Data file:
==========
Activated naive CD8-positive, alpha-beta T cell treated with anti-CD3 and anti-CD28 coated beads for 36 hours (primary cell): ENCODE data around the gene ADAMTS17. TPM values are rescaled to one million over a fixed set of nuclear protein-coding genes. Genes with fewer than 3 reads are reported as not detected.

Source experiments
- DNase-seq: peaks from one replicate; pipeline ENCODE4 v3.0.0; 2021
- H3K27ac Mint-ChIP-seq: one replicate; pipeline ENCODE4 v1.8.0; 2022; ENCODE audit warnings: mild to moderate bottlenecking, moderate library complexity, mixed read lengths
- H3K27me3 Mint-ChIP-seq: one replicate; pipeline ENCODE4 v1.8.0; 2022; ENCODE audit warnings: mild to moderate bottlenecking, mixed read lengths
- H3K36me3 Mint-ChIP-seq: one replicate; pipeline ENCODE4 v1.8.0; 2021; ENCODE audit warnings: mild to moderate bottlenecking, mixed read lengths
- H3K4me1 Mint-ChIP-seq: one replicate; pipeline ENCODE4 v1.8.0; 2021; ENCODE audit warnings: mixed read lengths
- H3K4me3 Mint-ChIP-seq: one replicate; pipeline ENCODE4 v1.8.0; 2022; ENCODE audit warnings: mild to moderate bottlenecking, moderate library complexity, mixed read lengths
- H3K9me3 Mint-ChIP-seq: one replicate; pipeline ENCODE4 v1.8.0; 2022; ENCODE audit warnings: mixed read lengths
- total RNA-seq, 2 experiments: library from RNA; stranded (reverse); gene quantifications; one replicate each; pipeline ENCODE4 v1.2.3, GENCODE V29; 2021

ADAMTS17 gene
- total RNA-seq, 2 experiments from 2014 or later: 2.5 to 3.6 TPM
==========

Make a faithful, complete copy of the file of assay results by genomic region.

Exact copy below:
Activated naive CD8-positive, alpha-beta T cell treated with anti-CD3 and anti-CD28 coated beads for 36 hours (primary cell): ENCODE data around the gene ADAMTS17. TPM values are rescaled to one million over a fixed set of nuclear protein-coding genes. Genes with fewer than 3 reads are reported as not detected.

Source experiments
- DNase-seq: peaks from one replicate; pipeline ENCODE4 v3.0.0; 2021
- H3K27ac Mint-ChIP-seq: one replicate; pipeline ENCODE4 v1.8.0; 2022; ENCODE audit warnings: mild to moderate bottlenecking, moderate library complexity, mixed read lengths
- H3K27me3 Mint-ChIP-seq: one replicate; pipeline ENCODE4 v1.8.0; 2022; ENCODE audit warnings: mild to moderate bottlenecking, mixed read lengths
- H3K36me3 Mint-ChIP-seq: one replicate; pipeline ENCODE4 v1.8.0; 2021; ENCODE audit warnings: mild to moderate bottlenecking, mixed read lengths
- H3K4me1 Mint-ChIP-seq: one replicate; pipeline ENCODE4 v1.8.0; 2021; ENCODE audit warnings: mixed read lengths
- H3K4me3 Mint-ChIP-seq: one replicate; pipeline ENCODE4 v1.8.0; 2022; ENCODE audit warnings: mild to moderate bottlenecking, moderate library complexity, mixed read lengths
- H3K9me3 Mint-ChIP-seq: one replicate; pipeline ENCODE4 v1.8.0; 2022; ENCODE audit warnings: mixed read lengths
- total RNA-seq, 2 experiments: library from RNA; stranded (reverse); gene quantifications; one replicate each; pipeline ENCODE4 v1.2.3, GENCODE V29; 2021

ADAMTS17 gene
- total RNA-seq, 2 experiments from 2014 or later: 2.5 to 3.6 TPM